In 1989, when Germany was on the verge of reunification, Paris endeavoured to re-launch its European project and such was the sense of Maastricht. Since this treaty was ratified, Germany’s weight in Europe has been growing and France’s leaders are now wary of being left behind. Simultaneously, German leaders and people have no real ambitions on the diplomatic and military level. Because of History, Germany have reservations about military interventions on a far off theater. Business logics, monetarism and “made in Germany” (will to export) are stronger than militarism.
Thus, the EU could be driven by a double axis. On the diplomatic and military level, there is a French-British axis but this is not strong enough to bring common willingness and energies together without United States support and outside the NATO framework. Therefore, it is necessary to reach a compromise with the Allies, Germany included. On the economic and monetary level, there is a French-German axis and the common handling of public finances crisis in the Eurozone. If truth be told, Germany’s role is much more important than France’s in this matter. Paris would appear as a weak power if it decided to play as a “free rider”. Consecutively, French leaders have to follow the German move, put France’s public finances in order and beef up its economy. This will be to be difficult.
On paper, each thing and its opposite are compatible but it is not the same in real life. Moreover, there is a rift between these contradictory realities on the one hand, global and dominant representations in the French public opinion about Europe and economics on the other. The European Union will not be turned into a new global actor of international relations. It might rather be a vast and fragile Paneuropean Commonwealth, with various balancing points depending on issues and contexts. More broadly speaking, the European continental ensemble’s unity is founded on two pillars: the EU pillar and the NATO pillar. Those two pillars are interdependent.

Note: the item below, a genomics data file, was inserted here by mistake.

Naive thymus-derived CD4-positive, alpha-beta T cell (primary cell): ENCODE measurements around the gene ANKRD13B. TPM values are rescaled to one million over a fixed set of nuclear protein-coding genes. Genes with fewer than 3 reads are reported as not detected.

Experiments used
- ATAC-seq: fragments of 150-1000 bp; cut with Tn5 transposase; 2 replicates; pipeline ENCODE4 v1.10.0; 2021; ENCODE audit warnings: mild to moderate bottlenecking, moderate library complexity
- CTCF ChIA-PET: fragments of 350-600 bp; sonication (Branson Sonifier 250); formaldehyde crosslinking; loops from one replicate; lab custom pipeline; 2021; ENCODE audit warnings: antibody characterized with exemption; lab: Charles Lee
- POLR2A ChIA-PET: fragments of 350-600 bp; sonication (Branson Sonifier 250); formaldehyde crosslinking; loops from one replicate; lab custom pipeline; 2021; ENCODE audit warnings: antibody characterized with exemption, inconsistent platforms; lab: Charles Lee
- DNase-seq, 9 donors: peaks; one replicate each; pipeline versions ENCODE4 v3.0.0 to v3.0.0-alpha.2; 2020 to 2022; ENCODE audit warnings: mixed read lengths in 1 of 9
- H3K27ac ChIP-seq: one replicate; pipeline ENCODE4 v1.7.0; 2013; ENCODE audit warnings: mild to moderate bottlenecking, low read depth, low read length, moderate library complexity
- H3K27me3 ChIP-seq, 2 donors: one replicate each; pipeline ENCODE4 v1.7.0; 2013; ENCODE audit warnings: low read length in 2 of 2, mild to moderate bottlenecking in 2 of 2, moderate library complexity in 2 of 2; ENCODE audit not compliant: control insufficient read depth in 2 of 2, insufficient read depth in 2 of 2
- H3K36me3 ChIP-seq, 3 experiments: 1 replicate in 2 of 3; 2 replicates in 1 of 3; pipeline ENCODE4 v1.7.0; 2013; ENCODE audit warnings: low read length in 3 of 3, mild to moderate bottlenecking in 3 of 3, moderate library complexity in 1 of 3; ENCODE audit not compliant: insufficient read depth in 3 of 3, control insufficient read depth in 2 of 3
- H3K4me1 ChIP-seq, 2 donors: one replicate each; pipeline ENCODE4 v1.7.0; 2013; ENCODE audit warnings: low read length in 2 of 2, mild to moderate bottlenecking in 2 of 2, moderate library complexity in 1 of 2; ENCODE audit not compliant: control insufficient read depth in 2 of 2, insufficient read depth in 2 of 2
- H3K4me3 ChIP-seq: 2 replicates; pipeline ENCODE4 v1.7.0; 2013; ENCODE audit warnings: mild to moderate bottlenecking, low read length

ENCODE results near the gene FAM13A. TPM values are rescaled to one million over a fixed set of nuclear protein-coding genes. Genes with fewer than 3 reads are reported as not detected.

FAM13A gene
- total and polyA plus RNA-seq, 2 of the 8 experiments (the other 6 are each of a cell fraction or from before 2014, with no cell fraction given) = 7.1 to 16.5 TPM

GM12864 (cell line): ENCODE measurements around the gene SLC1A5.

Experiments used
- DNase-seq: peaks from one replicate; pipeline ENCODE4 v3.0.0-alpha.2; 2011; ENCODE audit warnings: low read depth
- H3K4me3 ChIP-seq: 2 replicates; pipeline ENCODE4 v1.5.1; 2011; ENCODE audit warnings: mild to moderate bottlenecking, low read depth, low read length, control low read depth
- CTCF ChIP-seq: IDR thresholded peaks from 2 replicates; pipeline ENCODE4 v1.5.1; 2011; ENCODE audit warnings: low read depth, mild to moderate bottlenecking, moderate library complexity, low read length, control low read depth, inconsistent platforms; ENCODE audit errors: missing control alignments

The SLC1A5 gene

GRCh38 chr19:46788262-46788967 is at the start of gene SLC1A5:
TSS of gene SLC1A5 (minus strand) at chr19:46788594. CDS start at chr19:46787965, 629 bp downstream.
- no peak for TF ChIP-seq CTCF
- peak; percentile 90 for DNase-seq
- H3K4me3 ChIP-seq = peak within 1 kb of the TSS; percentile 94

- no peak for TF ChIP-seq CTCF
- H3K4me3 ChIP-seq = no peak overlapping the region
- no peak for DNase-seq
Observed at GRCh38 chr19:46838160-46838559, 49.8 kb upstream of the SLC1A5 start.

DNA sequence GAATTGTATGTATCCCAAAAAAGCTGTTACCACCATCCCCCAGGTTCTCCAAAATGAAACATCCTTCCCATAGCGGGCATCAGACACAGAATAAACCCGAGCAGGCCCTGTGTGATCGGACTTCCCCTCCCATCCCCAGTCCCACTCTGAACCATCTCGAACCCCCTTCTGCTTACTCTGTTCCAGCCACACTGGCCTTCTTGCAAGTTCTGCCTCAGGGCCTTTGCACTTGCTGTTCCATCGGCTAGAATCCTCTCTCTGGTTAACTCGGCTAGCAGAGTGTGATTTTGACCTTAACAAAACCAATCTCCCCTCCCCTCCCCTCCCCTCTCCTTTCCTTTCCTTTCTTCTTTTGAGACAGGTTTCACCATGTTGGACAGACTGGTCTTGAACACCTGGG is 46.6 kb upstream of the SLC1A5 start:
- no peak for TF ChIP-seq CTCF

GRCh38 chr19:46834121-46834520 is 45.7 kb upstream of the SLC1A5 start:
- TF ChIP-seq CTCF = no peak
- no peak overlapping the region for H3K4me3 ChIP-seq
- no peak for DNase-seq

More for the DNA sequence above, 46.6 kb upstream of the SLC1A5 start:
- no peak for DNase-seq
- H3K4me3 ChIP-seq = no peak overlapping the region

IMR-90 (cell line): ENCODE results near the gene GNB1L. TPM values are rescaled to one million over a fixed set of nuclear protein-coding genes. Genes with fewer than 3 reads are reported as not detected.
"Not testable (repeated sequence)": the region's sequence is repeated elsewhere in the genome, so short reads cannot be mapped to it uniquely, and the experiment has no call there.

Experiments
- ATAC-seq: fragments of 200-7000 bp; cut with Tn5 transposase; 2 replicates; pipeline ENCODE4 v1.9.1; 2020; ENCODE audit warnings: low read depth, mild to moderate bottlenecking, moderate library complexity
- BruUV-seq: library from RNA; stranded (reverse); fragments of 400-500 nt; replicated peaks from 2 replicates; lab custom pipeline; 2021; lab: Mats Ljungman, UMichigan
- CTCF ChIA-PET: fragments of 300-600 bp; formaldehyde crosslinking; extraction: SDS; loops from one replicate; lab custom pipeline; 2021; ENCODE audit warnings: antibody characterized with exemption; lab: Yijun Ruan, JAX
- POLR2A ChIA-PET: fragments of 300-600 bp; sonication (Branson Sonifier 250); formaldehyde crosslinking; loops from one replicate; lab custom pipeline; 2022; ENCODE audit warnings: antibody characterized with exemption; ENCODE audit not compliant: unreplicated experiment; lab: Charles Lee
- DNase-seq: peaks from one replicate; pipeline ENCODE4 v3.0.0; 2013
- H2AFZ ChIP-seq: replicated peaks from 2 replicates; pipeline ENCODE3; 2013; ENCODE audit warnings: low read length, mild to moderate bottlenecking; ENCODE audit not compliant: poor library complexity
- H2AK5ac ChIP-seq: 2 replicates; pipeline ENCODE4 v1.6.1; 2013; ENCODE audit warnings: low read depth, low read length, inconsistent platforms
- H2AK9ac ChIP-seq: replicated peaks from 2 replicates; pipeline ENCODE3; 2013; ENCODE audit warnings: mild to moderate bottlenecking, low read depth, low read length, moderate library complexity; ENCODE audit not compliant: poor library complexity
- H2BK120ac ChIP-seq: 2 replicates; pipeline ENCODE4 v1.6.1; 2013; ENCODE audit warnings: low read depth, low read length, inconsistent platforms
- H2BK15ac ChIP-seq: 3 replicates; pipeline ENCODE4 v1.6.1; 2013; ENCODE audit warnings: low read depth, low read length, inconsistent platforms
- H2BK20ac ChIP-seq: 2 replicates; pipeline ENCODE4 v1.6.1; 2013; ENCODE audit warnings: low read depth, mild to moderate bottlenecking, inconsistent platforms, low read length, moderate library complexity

We probably have to downgrade the European ambition but a Paneuropean Commonwealth is still more significant than a free trade zone and a polygamous Europe. With multipolar tendencies in Europe and even geopolitical libertinism, the Euro-Atlantic ensemble (EU and NATO) would be less cohesive. Such a trend would weaken all the countries and Europe, as an economic space and a geopolitical zone, would be less safe and wealthy. In other words, self-help is a zero sum game, even a sort of “potlatch”, and the “Europe of nations” which is so often put forward is a trap for each member. There won’t be any European renaissance like that.
Then, the next challenge is not to “build” an idealistic Europe or call for Soft Power. It is important to identify balancing points between European states in the EU and NATO, respect rules of fair conduct as in a club and reach “gentlemen’s agreements”. And if the need arises, “we shall agree to disagree”. The right governance requires a driving force, indeed, and also political initiatives between a few member states. However, it would be wiser to avoid a fait accompli policy and waive diplomatic codes, especially when Europeans and Westerners disagree about a tangible geopolitical situation or some other issues.
If we look at things as they stand, it is obvious that it will not be an easy enterprise. Geopolitical dynamics, the involution of the European Idea and internal political trends within many State members are going in opposite directions. Therefore, we shall have to adopt Burke’s powerful maxim: «Never despair; but if you do, work on in despair ». This mindset will be very important for Europe and the West.